UTM (Urchin Tracking Module)
“UTM” stands for “Urchin tracking module.” Urchin Software Corporation was acquired by Google in 2005, and their software laid the groundwork for what we now know as Google Analytics.
UTM codes are bits of text you can add to a link that tell Google Analytics (as well as other analytics tools) a little bit more information about each link.
Here’s a sample of what one looks like:
UTM URL Builder: https://ga-dev-tools.appspot.com/campaign-url-builder/
When all UTM’ed up, a link should be able to help you answer some basic questions about your web traffic:
- Where is the traffic coming from?
- How is it getting to me?
- Why is it coming to me?
This works by using three (or four) elements called “UTM parameters,” which we’ll cover in detail below:
1. Source (utm_source)
Every referral to a web site has an origin, or source.
Possible sources include: “google” (the name of a search engine), “facebook.com” (the name of a referring site), “spring newsletter” (the name of one of your newsletters), and “direct” (users that typed your URL directly into their browser, or who had bookmarked your site).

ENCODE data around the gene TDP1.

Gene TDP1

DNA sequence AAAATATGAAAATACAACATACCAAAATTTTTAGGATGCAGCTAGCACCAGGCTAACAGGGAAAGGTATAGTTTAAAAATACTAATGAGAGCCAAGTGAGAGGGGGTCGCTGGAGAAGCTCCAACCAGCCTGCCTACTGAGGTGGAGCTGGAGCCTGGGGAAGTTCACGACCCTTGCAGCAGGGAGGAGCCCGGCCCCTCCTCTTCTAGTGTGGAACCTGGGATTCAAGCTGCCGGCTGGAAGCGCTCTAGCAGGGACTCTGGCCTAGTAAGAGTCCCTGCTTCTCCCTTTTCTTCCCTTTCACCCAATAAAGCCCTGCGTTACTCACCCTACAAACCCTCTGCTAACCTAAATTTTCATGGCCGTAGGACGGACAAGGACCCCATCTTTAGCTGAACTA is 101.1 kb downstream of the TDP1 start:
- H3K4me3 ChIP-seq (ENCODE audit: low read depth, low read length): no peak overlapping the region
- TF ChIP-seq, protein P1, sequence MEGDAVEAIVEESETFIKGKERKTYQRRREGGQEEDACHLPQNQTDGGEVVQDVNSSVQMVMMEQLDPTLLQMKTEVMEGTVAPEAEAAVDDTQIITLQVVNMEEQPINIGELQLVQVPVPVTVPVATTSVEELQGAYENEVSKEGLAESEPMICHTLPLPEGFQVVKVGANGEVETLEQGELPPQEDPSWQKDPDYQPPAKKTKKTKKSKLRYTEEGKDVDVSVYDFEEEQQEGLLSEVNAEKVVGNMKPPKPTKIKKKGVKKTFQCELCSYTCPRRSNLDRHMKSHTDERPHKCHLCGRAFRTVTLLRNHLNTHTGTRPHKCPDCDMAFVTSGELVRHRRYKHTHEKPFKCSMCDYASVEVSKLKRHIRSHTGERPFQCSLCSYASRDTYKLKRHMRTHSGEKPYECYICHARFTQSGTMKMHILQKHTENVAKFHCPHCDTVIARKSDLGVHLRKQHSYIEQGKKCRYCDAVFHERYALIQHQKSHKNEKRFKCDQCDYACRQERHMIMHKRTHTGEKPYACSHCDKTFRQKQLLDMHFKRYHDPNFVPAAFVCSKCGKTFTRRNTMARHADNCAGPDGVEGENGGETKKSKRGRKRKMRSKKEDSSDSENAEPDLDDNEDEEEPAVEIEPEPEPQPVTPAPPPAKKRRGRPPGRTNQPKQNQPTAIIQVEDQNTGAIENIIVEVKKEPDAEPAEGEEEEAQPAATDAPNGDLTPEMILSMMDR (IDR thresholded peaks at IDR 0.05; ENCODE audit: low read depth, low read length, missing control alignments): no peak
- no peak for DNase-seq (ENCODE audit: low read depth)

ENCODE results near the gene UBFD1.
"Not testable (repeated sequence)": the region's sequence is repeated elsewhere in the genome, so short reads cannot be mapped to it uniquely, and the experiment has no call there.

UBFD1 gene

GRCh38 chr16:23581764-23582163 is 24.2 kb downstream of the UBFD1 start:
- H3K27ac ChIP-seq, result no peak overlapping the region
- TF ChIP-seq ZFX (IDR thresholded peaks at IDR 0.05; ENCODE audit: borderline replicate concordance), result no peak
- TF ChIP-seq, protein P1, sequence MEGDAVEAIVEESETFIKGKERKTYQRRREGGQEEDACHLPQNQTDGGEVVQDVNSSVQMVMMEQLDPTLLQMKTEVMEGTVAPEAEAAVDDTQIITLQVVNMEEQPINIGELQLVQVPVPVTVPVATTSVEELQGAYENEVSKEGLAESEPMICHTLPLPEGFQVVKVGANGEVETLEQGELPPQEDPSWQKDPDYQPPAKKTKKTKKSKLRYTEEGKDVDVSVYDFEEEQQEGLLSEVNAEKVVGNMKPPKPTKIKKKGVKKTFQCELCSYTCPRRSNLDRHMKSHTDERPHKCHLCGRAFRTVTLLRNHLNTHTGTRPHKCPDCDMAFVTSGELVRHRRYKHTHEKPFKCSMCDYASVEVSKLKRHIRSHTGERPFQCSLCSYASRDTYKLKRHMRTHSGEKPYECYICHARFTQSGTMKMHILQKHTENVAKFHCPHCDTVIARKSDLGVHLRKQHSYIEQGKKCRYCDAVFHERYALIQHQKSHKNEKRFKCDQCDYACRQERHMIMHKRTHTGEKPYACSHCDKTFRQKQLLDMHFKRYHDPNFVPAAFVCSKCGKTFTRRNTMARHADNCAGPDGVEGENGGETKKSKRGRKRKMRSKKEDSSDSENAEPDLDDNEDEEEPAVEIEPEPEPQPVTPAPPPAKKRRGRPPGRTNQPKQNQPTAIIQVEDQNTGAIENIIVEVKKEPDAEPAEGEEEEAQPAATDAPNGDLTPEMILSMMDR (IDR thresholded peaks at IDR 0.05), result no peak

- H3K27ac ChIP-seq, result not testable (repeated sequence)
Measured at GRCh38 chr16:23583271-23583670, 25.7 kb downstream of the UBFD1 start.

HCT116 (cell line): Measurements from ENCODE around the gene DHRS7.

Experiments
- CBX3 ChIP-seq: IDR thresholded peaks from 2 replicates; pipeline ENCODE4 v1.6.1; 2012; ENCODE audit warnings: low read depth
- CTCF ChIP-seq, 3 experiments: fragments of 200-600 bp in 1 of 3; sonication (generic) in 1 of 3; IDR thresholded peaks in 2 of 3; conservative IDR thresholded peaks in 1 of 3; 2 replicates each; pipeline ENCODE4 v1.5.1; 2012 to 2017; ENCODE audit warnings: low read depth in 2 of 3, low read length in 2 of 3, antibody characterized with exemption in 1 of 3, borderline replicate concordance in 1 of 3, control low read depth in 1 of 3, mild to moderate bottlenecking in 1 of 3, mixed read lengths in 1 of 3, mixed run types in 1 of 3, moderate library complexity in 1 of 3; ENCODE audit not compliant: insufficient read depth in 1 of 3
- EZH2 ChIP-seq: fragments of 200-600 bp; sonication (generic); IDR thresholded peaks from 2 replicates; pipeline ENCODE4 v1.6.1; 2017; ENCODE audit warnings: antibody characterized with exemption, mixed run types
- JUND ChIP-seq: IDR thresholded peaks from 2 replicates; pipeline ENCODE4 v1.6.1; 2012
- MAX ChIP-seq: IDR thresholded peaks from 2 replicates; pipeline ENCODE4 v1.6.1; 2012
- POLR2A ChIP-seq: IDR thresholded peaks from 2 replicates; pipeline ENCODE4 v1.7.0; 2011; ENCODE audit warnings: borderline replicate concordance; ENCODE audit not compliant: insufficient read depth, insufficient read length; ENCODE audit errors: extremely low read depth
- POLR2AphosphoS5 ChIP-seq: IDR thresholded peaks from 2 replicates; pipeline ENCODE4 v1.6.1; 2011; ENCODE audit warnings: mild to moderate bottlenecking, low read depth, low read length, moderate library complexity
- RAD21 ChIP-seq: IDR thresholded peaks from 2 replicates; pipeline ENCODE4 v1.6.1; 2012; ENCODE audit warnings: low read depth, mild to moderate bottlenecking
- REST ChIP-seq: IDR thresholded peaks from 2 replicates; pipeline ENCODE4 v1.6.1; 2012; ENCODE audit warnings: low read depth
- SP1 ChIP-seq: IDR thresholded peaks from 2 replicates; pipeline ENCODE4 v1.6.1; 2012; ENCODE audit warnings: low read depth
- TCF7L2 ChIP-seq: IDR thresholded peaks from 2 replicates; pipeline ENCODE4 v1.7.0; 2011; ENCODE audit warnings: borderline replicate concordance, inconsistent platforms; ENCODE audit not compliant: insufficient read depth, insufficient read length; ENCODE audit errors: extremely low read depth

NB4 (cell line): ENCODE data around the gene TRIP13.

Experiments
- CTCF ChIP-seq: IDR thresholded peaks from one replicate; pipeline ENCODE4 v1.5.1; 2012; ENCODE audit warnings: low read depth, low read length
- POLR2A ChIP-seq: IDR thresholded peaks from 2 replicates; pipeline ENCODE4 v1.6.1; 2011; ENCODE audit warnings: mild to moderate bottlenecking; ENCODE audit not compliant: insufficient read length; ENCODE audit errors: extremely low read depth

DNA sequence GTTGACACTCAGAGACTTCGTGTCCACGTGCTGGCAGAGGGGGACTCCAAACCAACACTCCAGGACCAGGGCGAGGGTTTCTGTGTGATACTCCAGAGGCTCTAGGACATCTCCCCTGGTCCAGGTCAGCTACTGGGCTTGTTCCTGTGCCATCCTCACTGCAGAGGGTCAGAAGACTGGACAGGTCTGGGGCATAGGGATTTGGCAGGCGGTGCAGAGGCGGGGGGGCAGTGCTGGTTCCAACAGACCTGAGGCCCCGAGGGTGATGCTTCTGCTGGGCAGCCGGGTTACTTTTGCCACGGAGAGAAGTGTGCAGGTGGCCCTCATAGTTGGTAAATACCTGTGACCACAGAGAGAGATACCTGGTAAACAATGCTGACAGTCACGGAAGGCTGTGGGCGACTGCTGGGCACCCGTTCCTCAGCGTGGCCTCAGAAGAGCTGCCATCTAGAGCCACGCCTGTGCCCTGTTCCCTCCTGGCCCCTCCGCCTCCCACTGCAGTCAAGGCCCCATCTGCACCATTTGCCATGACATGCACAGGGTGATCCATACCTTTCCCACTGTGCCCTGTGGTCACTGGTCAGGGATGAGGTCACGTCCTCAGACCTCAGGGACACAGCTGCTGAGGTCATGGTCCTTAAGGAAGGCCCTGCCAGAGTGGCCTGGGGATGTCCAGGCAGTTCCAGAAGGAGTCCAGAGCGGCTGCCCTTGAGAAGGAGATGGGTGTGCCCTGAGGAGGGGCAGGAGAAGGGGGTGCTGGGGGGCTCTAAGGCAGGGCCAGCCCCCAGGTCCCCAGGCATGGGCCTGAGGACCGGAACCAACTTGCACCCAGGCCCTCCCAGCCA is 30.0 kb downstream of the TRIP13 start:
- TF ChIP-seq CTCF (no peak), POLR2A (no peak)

2. Medium (utm_medium)
Every referral to a website also has a medium.
Possible medium include: “social” (social media), “organic” (unpaid search), “CPC” (cost per click, i.e. paid search), “referral” (referral), “email” (the name of a custom medium you have created), “none” (direct traffic has a medium of “none”).
3. Content (utm_content)
This identifies a specific link or content item in a custom campaign. For example, if you have two call-to-action links within the same email message, you can use different Content values to differentiate them so that you can tell which version is most effective.
4. Campaign (utm_campaign)
Campaign is the name of the referring Google Ads campaign or a custom campaign that you have created.